The Barbican website warns us that Ligeti’s opera Le grand macabre ‘contains very strong language and adult themes’. The strong language consists of the four-letter words that are known to everyone and used by most people, and the adult themes are sex/love and death, which this opera has in common with almost any non-comic opera you can think of, and without which the genre would certainly never have been conceived or added to over more than four centuries. But while love and sex have often also provided the stuff of comedy, death is another matter, and presumably it is Ligeti and Michael Meschke’s robust treatment of this (superbly translated into English by Geoffrey Skelton) that we might need to be warned about. Humour this black isn’t often encountered in opera, perhaps because the idioms of western music, from the Renaissance to the mid-20th century, haven’t been susceptible to that kind of ambiguity or ambivalence. The best that could be hoped for was the kind of grotesque incongruity of Berg’s Lulu, where soaring or searing lyricism is employed for the setting of gruesome sentiments or events.
Ligeti, as a post-second world war modernist, had a much wider vocabulary and battalion of instruments available, and in Le grand macabre he exploits them to the full, and then over and over again, before ending the work with that most archaic of forms, the passacaglia, which comes with overwhelming effect after the non-stop hilarious onslaught of the previous couple of hours. Or would-be hilarious. Some loyal souls in the audience laughed occasionally, but actually the fun is not, in the main, funny. It is ebullient, though, and energising — as much as anything can be in the sauna-like temperature of the Barbican concert hall.
Ligeti’s own view of the work, in an interview in 1981, was: ‘The moral of the story: one day we shall die, but we still have a little time at our disposal and we shall take advantage of it to make love, to drink, to take life as it comes.’ Nothing that I can see to disagree with there. In fact, it’s so trite that the problem is to flesh out such a monumental platitude so that it is interesting. Ligeti did go on to talk about the imminent threat to mankind, but actually his theme is one that could safely be produced by anyone at any time. Unfortunately Peter Sellars, who produced this semi-staged version, and who had a severe falling out with the composer about his Salzburg production of it in 1997, takes the opportunity to attempt to make it topically relevant by projecting on to a large screen an advertisement for a futile disarmament conference in Berlin, interspersed with newsreel footage of protest marches by members of CND and other kindred bodies.
Fortunately, the performance at the Barbican, with the LSO in staggering form under Simon Rattle, and a uniformly impressive cast, as well as the LSO Chorus singing from the aisles, was as strong as I can imagine. The necessity of only semi-staging the opera was, I found, an advantage. ENO’s 2009 production by La Fura dels Baus was amazing, but the visuals occupied most of my attention, and the work seemed much thinner than it did at the Barbican. Not that it is uniformly successful. Though it’s the kind of work where anything might happen next, in the orchestra or the drama, in the first half not a lot actually does. I found the second, longer half more enjoyable and various. Satires and send-ups, however extensive or cosmic their theme, need to be short, something almost all the great satirists seem not to have realised. Le grand macabre could do with cutting, and that wouldn’t be difficult, since there is no plot and therefore no characters to develop, so diversity and energy are the only things that keep it going.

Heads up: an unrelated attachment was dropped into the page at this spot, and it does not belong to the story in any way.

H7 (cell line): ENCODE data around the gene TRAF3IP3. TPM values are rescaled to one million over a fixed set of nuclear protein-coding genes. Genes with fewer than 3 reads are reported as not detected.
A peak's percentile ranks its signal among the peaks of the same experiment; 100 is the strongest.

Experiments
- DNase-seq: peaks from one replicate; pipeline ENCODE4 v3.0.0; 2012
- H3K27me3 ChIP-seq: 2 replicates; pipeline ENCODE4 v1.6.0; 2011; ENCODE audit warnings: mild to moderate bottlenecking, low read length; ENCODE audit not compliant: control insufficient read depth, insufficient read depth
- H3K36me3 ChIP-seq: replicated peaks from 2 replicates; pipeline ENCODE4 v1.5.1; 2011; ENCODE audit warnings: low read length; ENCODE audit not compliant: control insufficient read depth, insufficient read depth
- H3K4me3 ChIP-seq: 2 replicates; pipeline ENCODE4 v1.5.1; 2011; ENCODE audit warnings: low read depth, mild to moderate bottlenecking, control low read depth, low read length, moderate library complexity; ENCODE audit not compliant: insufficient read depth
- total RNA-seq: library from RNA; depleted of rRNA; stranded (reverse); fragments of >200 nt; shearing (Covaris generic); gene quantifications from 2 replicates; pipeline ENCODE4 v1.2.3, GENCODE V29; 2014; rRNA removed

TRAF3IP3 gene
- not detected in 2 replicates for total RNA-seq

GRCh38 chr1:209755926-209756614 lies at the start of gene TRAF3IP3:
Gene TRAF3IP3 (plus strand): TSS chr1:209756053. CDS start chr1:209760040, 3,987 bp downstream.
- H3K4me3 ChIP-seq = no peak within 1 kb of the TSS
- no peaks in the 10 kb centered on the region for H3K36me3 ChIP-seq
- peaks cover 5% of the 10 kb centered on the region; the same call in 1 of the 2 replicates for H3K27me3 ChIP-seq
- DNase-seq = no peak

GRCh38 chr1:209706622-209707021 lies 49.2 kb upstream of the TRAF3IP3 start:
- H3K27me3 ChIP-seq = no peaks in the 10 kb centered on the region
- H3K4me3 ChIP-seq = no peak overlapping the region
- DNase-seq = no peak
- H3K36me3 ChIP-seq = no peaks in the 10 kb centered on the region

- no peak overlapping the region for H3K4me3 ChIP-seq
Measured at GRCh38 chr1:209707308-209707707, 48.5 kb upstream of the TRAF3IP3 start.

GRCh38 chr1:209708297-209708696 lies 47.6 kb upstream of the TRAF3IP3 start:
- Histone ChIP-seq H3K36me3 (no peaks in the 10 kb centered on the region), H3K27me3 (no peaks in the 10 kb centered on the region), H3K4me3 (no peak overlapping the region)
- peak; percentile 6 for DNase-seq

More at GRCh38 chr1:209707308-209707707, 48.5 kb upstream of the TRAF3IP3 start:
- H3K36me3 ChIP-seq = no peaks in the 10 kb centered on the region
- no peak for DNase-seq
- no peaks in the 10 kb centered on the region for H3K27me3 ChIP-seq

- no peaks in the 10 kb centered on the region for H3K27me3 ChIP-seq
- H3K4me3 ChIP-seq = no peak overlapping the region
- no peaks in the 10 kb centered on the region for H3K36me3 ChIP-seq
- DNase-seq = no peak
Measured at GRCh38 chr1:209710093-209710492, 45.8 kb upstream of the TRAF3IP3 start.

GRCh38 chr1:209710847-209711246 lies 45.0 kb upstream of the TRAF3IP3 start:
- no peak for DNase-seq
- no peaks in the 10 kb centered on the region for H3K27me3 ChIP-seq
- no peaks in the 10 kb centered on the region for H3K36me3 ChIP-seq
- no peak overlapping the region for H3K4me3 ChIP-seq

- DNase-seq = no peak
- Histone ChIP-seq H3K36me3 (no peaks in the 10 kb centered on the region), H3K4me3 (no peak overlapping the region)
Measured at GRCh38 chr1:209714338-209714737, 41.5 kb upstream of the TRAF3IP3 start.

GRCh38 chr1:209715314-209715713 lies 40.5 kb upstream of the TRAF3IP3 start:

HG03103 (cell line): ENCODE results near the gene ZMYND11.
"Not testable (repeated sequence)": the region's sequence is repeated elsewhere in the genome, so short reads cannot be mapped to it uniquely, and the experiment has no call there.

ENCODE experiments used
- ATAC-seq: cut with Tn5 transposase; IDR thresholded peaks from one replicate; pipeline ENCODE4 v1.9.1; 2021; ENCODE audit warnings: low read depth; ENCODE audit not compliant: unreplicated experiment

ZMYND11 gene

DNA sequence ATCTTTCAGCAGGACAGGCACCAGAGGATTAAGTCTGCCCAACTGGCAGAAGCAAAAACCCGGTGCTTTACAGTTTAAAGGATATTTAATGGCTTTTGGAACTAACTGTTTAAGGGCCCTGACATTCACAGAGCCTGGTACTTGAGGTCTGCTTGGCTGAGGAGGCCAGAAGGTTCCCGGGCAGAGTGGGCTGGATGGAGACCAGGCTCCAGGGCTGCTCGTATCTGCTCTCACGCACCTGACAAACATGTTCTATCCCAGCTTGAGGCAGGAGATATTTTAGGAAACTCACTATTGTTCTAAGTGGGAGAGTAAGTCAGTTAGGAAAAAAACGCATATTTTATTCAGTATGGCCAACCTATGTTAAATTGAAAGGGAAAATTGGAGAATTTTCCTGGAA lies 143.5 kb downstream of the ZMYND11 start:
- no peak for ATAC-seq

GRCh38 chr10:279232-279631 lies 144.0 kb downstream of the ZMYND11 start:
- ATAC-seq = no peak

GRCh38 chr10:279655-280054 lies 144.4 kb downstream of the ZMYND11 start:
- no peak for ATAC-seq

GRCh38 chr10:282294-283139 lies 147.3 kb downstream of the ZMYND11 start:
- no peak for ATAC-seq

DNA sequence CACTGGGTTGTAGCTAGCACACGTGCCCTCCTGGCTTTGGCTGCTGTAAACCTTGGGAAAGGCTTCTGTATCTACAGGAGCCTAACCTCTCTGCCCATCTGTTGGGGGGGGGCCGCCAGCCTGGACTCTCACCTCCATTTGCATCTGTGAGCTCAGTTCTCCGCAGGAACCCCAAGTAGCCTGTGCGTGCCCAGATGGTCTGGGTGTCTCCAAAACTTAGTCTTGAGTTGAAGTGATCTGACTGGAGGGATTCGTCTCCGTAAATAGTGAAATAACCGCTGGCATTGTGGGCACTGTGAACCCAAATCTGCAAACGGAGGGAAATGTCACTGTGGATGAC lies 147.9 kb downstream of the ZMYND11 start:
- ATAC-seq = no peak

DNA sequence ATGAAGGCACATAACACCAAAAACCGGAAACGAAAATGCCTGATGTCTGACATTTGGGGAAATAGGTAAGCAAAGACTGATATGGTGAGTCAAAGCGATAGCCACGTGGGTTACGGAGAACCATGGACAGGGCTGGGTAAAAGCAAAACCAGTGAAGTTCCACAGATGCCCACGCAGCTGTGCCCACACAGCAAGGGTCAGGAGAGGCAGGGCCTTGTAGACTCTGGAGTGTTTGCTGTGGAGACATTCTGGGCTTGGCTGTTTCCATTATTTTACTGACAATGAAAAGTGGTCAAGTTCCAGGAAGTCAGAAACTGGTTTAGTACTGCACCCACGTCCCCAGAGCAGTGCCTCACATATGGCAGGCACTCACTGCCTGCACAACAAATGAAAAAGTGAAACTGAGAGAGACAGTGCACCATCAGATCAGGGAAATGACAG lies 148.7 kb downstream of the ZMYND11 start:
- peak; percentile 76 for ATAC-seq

There are satisfying portrayals of pomposity and self-importance, with a special loathing manifest for bureaucrats (though no arts administrators are included, a sad omission), and the pursuit of happiness, whether from sex or alcohol, is doomed — but again, we knew that. The entertainment is provided by motor horns, generally wacky orchestral effects, and strenuous singing, though shortly after the start the pair Amando and Amanda (originally given more ‘adult’ names), sung by Ronnita Miller and Elizabeth Watts, give us a Così-like glimpse of illusory bliss. The largest personality is of course Nekrotzar, the personification of Death, a demanding role in every respect, and taken with great panache by Pavlo Hunka. The central victim of his taunts, Piet the Pot, provides much of the amusement, thanks to Peter Hoare. And the countertenor Anthony Roth Costanzo misuses his excellent voice brilliantly as Prince Go-Go, a Gilbertian conception, though Gilbert is far more subversive than this libretto. But Sullivan is far less subversive than Ligeti, and one wishes his genius had had a text to match. As it is, the precision and force of this great orchestra under Rattle made it a memorable evening, though one I don’t particularly want to repeat.
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